10. D’Amore M, Lisi S, Sisto M, et al.: Molecular identification of Mycobacterium avium subspecies paratuberculosis in an Italian patient with Hashimoto’s thyroiditis and Melkerrson-Rosenthal syndrome.

    J Med Microbiol 2010, 59(Pt 1):137-139. PubMed Abstract | Publisher Full Text OpenURL

  11. Apaydin R, Bahadir S, Kaklikkaya N, et al.: Possible role of Mycobacterium tuberculosis complex in Melkerrson-Rosenthal syndrome demonstrated with Gen-Probe amplified Mycobacterium tuberculosis direct test.

    J Dermatol 2005, 46(3):209. OpenURL

  12. Muellegger RR, Weger W, Zoechling N, et al.: Granulomatous cheilitis and Borrelia burgdorferi: polymerase chain reaction and serologic studies in a retrospective case series of 12 patients.

    Arch Dermatol 2000, 136(12):1502-1506. PubMed Abstract | Publisher Full Text OpenURL

  13. Smeets E, Fryns JP, Van den Berghe H: De novo autosomal t (9; 21) (p11; p11) translocation.

    Clin Genet 1994, 45(6):323-324. PubMed Abstract OpenURL

  14. Lygidakis C, Tsakanikas C, Ilias A, et al.: Melkerrson-Rosenthal’s syndrome in four generations.

    Clin Genet 1979, 15(2):189-192. PubMed Abstract OpenURL

  15. Kanerva M, Moilanen K, Virolainen S, et al.: Melkerrson-Rosenthal syndrome.

    Otolaryngol Head Neck Surg 2008, 138(2):246-251. PubMed Abstract | Publisher Full Text OpenURL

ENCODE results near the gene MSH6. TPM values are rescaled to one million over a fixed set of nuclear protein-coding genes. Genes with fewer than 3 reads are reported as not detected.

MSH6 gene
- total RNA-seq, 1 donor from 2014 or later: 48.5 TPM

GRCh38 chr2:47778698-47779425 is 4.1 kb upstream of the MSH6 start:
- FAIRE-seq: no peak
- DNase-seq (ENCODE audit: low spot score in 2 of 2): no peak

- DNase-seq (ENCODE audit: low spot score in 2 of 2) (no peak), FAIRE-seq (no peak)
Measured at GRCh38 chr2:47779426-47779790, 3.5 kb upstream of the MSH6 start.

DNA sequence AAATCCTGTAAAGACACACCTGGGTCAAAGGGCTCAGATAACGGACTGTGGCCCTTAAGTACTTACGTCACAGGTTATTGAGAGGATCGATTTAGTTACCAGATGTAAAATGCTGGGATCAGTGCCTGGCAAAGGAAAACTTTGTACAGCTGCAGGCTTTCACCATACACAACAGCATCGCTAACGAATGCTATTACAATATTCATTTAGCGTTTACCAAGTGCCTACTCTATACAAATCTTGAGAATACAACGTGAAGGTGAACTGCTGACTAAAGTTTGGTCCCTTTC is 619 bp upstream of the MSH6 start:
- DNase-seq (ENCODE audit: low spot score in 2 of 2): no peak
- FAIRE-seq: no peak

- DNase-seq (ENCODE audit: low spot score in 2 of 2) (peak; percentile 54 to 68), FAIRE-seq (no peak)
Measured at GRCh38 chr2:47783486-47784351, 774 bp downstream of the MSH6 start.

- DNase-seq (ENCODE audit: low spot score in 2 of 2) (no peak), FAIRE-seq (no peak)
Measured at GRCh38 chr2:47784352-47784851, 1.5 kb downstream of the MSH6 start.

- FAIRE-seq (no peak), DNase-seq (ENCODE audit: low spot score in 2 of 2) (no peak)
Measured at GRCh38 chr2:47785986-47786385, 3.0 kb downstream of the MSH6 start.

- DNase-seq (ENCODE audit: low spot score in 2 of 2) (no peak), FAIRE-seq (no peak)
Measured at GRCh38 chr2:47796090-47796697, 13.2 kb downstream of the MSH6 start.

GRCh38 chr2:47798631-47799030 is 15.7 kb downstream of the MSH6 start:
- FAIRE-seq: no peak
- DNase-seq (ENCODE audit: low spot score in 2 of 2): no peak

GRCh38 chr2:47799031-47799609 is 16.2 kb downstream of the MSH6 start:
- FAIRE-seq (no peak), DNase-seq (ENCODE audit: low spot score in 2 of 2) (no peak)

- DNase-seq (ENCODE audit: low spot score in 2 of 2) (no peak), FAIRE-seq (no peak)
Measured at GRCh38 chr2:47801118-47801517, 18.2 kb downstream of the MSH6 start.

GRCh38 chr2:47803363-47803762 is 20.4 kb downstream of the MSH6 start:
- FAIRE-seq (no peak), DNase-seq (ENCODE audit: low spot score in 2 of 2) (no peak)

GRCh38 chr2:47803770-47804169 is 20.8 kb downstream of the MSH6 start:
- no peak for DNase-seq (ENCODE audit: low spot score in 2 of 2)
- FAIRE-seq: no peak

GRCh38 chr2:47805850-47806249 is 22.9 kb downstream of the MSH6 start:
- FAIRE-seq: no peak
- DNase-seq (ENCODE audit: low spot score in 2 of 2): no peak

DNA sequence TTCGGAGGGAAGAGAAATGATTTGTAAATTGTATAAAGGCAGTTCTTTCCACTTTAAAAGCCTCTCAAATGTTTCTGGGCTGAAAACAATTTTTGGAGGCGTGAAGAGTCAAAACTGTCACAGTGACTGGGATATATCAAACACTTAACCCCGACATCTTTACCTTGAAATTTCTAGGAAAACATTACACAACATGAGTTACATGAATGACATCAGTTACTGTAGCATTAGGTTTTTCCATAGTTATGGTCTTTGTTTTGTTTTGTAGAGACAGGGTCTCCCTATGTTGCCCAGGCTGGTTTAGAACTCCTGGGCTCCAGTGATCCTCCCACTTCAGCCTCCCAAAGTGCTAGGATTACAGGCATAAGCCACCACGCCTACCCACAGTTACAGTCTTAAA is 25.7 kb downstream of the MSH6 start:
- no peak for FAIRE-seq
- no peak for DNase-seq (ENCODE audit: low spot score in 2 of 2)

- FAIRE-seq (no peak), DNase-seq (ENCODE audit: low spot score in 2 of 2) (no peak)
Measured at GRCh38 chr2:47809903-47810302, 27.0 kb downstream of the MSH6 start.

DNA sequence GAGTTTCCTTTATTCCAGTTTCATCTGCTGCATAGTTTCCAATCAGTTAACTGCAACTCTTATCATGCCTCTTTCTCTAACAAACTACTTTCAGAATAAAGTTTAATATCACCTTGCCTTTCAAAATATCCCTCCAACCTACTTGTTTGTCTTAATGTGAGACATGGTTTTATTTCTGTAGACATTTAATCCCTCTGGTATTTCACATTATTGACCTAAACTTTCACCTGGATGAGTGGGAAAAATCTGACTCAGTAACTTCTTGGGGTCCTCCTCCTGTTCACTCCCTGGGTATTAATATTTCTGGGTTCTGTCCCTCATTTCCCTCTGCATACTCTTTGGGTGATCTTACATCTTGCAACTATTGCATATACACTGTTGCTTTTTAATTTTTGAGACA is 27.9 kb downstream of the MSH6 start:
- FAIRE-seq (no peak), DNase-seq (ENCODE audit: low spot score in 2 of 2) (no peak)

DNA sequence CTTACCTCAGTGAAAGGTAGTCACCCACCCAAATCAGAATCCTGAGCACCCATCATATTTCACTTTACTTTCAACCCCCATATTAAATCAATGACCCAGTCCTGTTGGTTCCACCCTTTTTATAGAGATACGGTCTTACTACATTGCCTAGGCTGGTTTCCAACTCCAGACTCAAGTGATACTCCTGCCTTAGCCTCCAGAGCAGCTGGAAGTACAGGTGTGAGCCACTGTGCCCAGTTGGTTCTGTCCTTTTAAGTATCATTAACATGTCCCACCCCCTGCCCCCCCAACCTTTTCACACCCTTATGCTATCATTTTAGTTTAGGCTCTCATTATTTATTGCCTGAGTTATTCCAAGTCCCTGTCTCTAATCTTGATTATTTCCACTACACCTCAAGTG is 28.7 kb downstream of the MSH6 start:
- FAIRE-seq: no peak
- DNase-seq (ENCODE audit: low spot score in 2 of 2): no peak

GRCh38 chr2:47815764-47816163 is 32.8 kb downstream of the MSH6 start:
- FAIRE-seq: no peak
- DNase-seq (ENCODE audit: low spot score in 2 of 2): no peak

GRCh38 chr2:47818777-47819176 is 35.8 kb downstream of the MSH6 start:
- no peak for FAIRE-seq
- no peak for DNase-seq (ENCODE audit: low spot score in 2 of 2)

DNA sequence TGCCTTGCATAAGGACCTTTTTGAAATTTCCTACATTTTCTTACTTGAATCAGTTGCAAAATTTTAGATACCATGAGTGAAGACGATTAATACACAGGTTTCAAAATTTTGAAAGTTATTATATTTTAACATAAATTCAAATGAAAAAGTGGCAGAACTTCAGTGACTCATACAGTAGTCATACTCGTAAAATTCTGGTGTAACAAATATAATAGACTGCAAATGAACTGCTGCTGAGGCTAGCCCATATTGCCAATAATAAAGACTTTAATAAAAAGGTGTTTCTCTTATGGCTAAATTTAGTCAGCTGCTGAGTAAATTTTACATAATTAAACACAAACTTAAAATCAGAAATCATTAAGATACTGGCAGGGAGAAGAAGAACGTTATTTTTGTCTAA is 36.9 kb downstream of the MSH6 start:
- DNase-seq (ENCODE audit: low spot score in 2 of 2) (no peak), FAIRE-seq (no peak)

16. De Quatrebarbes J, Cordel N, Bravard P, et al.: Miescher’s cheilitis and lymphocytic clonal expansion: 2 cases, Clinique dermatologique.

    CHU Rouen 2004, 131(1 Pt 1):55-57. OpenURL

  17. Ruza Paz-Curbera E, Fernández Benítez M: Melkerrson-Rosenthal syndrome in a diabetic boy.

    Allergol Immunopathol (Madr) 1998, 26(6):291-293. PubMed Abstract | Publisher Full Text OpenURL

  18. Wickramasinghe N, Gunasekara CN, Fernando WS, et al.: Vulvitis granulomatosa, Melkerrson-Rosenthal syndrome, and Crohn’s disease: dramatic response to infliximab therapy.

    Int J Dermatol 2012, 51(8):966-968. PubMed Abstract | Publisher Full Text OpenURL

  19. Caksen H, Cesur Y, Tombul T, et al.: A case of Melkerrson-Rosenthal syndrome associated with Ehlers-Danlos syndrome.

    Genet Couns 2002, 13(2):183-186. PubMed Abstract OpenURL

  20. Halevy S, Shalom G, Trattner A, et al.: Melkerrson-Rosenthal syndrome: a possible association with psoriasis.

    Am Acad Dermatol 2012, 67(4):795-796. Publisher Full Text OpenURL

  21. Owecki MK, Kapelusiak-Pielok M, Kowal P, et al.: Bilateral “crocodile tears syndrome” associated with Melkerrson-Rosenthal syndrome--case report.

    Neurol Neurochir Pol 2006, 40(5):450-545. PubMed Abstract | Publisher Full Text OpenURL

  22. Bose SK: Association of Melkerrson-Rosenthal syndrome with rosacea.

    J Dermatol 1996, 23(12):902-904. PubMed Abstract OpenURL

  23. Scagliusi P, Sisto M, Lisi S, et al.: Hashimoto’s thyroiditis in Melkerrson-Rosenthal syndrome patient: casual association or related diseases?